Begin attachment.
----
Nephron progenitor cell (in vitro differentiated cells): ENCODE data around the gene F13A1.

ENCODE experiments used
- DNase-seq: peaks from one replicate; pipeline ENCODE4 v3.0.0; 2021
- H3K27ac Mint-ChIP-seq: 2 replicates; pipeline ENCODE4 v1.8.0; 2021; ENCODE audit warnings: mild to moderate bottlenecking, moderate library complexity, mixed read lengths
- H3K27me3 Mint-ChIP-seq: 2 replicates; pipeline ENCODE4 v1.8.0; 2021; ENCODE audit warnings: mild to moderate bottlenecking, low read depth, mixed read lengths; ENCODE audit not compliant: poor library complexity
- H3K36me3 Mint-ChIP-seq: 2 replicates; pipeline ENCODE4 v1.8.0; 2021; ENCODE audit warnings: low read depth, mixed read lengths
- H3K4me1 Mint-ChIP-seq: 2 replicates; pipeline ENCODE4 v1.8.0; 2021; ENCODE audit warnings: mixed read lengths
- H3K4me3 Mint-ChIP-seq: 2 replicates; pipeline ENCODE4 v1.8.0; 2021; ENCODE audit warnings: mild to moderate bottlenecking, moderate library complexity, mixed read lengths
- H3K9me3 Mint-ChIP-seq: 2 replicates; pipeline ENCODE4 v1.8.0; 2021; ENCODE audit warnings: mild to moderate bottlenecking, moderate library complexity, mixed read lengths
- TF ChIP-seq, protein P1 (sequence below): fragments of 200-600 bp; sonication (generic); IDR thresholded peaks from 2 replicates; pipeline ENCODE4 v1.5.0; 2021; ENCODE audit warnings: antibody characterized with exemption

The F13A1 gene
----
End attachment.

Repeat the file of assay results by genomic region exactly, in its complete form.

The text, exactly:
Nephron progenitor cell (in vitro differentiated cells): ENCODE data around the gene F13A1.

ENCODE experiments used
- DNase-seq: peaks from one replicate; pipeline ENCODE4 v3.0.0; 2021
- H3K27ac Mint-ChIP-seq: 2 replicates; pipeline ENCODE4 v1.8.0; 2021; ENCODE audit warnings: mild to moderate bottlenecking, moderate library complexity, mixed read lengths
- H3K27me3 Mint-ChIP-seq: 2 replicates; pipeline ENCODE4 v1.8.0; 2021; ENCODE audit warnings: mild to moderate bottlenecking, low read depth, mixed read lengths; ENCODE audit not compliant: poor library complexity
- H3K36me3 Mint-ChIP-seq: 2 replicates; pipeline ENCODE4 v1.8.0; 2021; ENCODE audit warnings: low read depth, mixed read lengths
- H3K4me1 Mint-ChIP-seq: 2 replicates; pipeline ENCODE4 v1.8.0; 2021; ENCODE audit warnings: mixed read lengths
- H3K4me3 Mint-ChIP-seq: 2 replicates; pipeline ENCODE4 v1.8.0; 2021; ENCODE audit warnings: mild to moderate bottlenecking, moderate library complexity, mixed read lengths
- H3K9me3 Mint-ChIP-seq: 2 replicates; pipeline ENCODE4 v1.8.0; 2021; ENCODE audit warnings: mild to moderate bottlenecking, moderate library complexity, mixed read lengths
- TF ChIP-seq, protein P1 (sequence below): fragments of 200-600 bp; sonication (generic); IDR thresholded peaks from 2 replicates; pipeline ENCODE4 v1.5.0; 2021; ENCODE audit warnings: antibody characterized with exemption

The F13A1 gene